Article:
MF: I’ve got one minute, but is there anything else you’d like to add, Marie – anything I haven’t actually covered?
Marie Ulven (girl in red): I mean, not really – just world domination! And I hope people like my album. That’s all.
While the state has gone three days without experiencing any recorded community transmission, NSW Health expressed concern that the “missing link” had not yet been identified between a case in hotel quarantine and the recent case.
“Despite extensive investigations to date, NSW Health has not identified how the initial case, the man in his 50s, was exposed to Covid-19,” NSW Health said on Sunday.
“[This] suggests he acquired the infection through brief contact with a currently unidentified person who was infectious in the community.”
As such, the majority of restrictions will remain in place until 12.01am on Monday, 17th May. Households will be limited to having 20 visitors, and masks will remain compulsory on public transport and in indoor public venues.
Patrons at pubs and other venues will not be able to stand up while drinking, and singing and dancing will still be prohibited outside of weddings. Visitors to aged care facilities will remain limited to two people per day.
The exception to the extended restrictions is that retail customers will be able to shop without wearing a mask, though retail staff will still be required to wear a mask.
NSW Premier Gladys Berejiklian thanked residents for their patience on Sunday, saying that, given the “missing link” case had yet to be identified, continued restrictions were necessary to “prevent a super-spreading event.”
Eves Karydas shared the premier’s tweet, adding, “You can boast about your footy numbers, but do you realise how heavily the music and arts industry feels let down [Annastacia Palaszczuk]?”
“Please allow music venues to increase their capacities,” she later replied to the tweet.
“It’s insulting seeing the number of people allowed to cram into sports stadiums while we are left with half capacities and no wriggle room. Music saves people’s lives. Give it the support it deserves.”
Please allow music venues to increase their capacities. It’s insulting seeing the number of people allowed to cram into sports stadiums while we are left with half capacities and no wriggle room. Music saves people’s lives. Give it the support it deserves.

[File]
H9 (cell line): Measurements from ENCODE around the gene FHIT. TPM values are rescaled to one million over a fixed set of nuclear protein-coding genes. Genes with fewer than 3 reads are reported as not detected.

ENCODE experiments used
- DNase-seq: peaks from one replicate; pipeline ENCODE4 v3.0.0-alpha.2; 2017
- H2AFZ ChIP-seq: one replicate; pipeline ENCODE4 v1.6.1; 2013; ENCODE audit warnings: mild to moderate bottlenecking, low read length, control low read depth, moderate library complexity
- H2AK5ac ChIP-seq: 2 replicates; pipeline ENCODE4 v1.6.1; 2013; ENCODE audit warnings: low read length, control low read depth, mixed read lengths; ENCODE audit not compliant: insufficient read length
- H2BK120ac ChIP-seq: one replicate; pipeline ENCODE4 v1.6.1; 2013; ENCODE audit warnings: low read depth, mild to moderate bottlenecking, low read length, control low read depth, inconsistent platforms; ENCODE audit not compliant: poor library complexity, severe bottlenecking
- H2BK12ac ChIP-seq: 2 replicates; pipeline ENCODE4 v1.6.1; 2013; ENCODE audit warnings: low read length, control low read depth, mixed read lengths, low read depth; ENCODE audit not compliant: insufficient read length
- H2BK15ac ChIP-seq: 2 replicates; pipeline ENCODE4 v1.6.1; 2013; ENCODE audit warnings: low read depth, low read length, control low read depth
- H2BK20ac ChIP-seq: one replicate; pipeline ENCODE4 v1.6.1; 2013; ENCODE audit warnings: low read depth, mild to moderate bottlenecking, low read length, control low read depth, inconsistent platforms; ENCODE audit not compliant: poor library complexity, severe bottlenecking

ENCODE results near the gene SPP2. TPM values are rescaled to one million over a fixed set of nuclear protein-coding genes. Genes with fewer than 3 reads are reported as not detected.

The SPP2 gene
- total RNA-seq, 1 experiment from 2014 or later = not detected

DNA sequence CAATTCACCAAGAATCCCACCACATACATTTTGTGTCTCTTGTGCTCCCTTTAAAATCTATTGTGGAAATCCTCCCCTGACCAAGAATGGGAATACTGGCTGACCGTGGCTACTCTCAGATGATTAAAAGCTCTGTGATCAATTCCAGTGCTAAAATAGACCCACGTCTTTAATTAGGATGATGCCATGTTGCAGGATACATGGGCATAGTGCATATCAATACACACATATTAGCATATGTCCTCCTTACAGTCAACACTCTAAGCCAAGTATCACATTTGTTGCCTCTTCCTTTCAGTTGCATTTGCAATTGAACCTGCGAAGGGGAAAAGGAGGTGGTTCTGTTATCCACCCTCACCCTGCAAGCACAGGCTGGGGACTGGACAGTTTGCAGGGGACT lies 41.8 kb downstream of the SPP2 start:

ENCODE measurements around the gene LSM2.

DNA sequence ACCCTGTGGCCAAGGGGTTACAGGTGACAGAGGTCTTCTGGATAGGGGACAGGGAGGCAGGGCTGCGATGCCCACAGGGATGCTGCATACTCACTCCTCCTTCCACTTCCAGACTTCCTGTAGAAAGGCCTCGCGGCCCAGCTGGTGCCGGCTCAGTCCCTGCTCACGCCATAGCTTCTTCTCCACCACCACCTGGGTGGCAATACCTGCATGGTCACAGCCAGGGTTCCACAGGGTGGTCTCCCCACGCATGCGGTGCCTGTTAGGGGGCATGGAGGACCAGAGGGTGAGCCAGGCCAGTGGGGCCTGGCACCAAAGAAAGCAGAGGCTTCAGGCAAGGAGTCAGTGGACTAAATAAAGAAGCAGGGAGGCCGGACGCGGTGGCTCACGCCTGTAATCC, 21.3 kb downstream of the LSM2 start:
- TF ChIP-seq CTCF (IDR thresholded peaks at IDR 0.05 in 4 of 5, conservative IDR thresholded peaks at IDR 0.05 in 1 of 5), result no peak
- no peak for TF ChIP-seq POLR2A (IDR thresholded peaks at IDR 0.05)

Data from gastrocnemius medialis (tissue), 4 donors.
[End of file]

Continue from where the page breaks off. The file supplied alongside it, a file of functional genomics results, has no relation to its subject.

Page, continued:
The calls come after Brisbane’s The Triffid owners, John Collins and Brett Gibson started a petition to the premier.
They wrote, “While strict rules have been relaxed for Suncorp Stadium to host State of Origin with 50,000 people packed in, music venues are STILL only allowed to operate at a reduced capacity with heavy social distancing restrictions. Venues can’t even breakeven, let alone pay artists and other staff.”
Mac Miller’s family has shared a statement expressing disappointment in an upcoming biography based on the late rapper’s life. His estate is urging fans not to purchase Paul Cantor’s Most Dope: The Extraordinary Life of Mac Miller.
They released the statement, saying they’d recently discovered the book has been made available for pre-order.
“This book is not authorized or endorsed by Malcolm’s family and has been written by a writer with whom Malcolm did not have a relationship,” they write.
“Furthermore, the writer had no meaningful access to those that were closest to Malcolm—friends, family, collaborators etc.
“In fact, the writer of this book was made aware at the outset of the process of writing this book that the family and friends of Malcolm were uncomfortable with him authoring this biography, yet he chose to proceed against our polite insistence that he not do disservice to Malcolm’s legacy through writing a book without legitimate primary sources.”
They acknowledge that they don’t totally understand the author and publisher’s intention with the book. But they say they’re suspicious of their motives. Particularly, the choice to make the book available for pre-order the day before Mac’s birthday.
They also express concern that the book’s pre-order date purposely coincides with the announcement of Donna-Clair Chesman’s The Book of Mac. The family thinks it may be an attempt to attract pre-orders from fans who’ve mixed the two biographies up.
On The Book of Mac, the family say it has, “the support of the estate, and includes extensive interviews with the people whom Malcolm held dear.”
“We have been consistently disappointed by the author and publisher’s decision to pursue this book given their full understanding of our discomfort with the circumstances under which it was authored, but utilizing Malcolm’s birthdate as a marketing tool is exploitative and incredibly disappointing.”
Blessing the SNL studio yet again, Miley Cyrus appeared as a musical guest last night. She took Aussie export, The Kid Laroi along with her to deliver a stripped-back version of their collaborative remix effort, ‘WITHOUT YOU’.
The pair’s incredibly raw set has fun singalongs, grooving, and is filled to the brim with wholesome energy.
Miley Cyrus also delivers ‘Plastic Hearts’ taken from her 2020 album of the same name. It’s a stellar performance, as is Cyrus’ choice of dress.
To open the episode, Cyrus covers Dolly Parton’s ‘Light of a Clear Blue Morning’. It opens the ‘Mother’s Day Message” where members of the cast appear with their Mums while Cyrus soundtracks their introductions.
Closing off the segment, Cyrus says, “Happy Mother’s Day to my godmother, Dolly Parton and to my Mum, Tish.”
‘I n t e r l u d e’ sees Cole touch on the United States’ gun crisis. “Just last week, seen yo’ mama weep / Crying ’cause she don’t wan’ bury your brother / The blood lеaks while the EMTs gotta carry her baby likе surrogate mothers,” he raps.